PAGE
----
In a crisis, choices about who to trust or distrust could make a difference between life and death. Trust is necessary for cooperation, coordination, social order and to reduce the need for coercive state imposition.
During a pandemic, people need to trust:
An article in Policy Design and Practice discusses the dynamics of trust in the context of COVID-19 and policymaking.
Trust describes a belief in the reliability of other people, organisations or processes. It is necessary for cooperation which helps people coordinate action without the need for imposition. It helps reduce uncertainty in a complex world. It facilitates social order and cohesiveness. It has a strong impact on policy design, ownership and policy outcomes.
One dimension of trust is reliability which relates to the perceived qualities of an actor, such as:
This perception facilitates behaviour essential to policymaking. Actors rely on others to address:
Trust development can occur at three levels:
People rely on cognitive biases to make choices. In a process of mutual trust development, actors draw on their own:
They also demonstrate trustworthiness by developing a reputation for integrity, credibility and/or competence.
Key factors for mutual trust development include:
Repeated exchange is often key to developing trust based on a perception of competence and reliability. However, people also have to trust people they do not know which may prompt them to rely on shared expectations, interests, values or beliefs.
In either case, formal and well-understood rules help produce predictable behaviour. Informal rules and norms can also reflect the ways in which people signal to each other their credibility and reliability during repeated interactions.
People recognise their interdependence and their need to cooperate without knowing what will happen. A focus on societal interdependence resembles the study of complex systems which cannot be simply reduced into individual action. As a collective attribute, trust is applicable to the relations among people.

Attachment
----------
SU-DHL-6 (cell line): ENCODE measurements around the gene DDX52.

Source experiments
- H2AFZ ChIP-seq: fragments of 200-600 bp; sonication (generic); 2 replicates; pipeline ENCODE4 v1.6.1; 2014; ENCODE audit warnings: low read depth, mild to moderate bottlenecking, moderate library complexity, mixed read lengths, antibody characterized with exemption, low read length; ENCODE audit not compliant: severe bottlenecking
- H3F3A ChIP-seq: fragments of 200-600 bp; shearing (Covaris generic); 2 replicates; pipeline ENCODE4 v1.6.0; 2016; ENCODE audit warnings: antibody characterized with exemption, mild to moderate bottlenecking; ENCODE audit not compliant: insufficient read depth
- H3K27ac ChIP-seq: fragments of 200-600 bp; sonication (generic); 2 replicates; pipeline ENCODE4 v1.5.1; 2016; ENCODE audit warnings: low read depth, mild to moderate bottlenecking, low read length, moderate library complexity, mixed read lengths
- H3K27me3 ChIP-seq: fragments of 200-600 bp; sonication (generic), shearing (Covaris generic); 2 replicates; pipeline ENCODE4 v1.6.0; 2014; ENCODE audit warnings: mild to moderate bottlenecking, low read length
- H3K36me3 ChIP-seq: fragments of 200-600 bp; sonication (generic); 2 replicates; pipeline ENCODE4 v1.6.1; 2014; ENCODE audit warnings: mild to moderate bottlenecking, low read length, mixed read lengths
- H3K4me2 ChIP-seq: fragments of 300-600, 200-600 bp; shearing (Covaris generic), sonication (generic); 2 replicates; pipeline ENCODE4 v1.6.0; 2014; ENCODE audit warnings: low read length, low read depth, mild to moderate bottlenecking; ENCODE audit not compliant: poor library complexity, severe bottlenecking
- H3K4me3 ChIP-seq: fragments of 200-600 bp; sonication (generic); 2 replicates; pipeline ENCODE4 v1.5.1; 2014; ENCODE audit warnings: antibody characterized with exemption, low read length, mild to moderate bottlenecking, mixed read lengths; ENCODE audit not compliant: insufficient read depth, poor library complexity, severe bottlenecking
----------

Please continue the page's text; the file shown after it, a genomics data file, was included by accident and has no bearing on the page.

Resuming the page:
The article discusses three aspects of COVID-19 policy that highlight the potential gulf between trust as a requirement of political systems and distrust as an obstacle to political action.
To what extent do:
In each case, trust development processes can enable evidence-informed policy design and compliance with government policy. Alternatively distrust can prompt some policymakers or citizens to ignore expert advice and government guidance.
The table below outlines the dynamics of trust as applied to evidence and experts, citizens, and governments.
The article examines the role of trust in how the US and the UK tackled COVID-19. It found:
The importance of trust and distrust is universal and an essential part of any story of COVID-19 policy design and outcomes. Trust in government leaders is necessary for well-supported action. This fostered by:
COVID-19: effective policymaking depends on trust in experts, politicians, and the public - Paul Cairney & Adam Wellstead, Policy Design and Practice, Volume 4, 2021
Each fortnight The Bridge summarises a recent piece of academic research of relevance to public sector managers.
SIGN UP FOR THE BRIDGE
Recent Research Briefs include: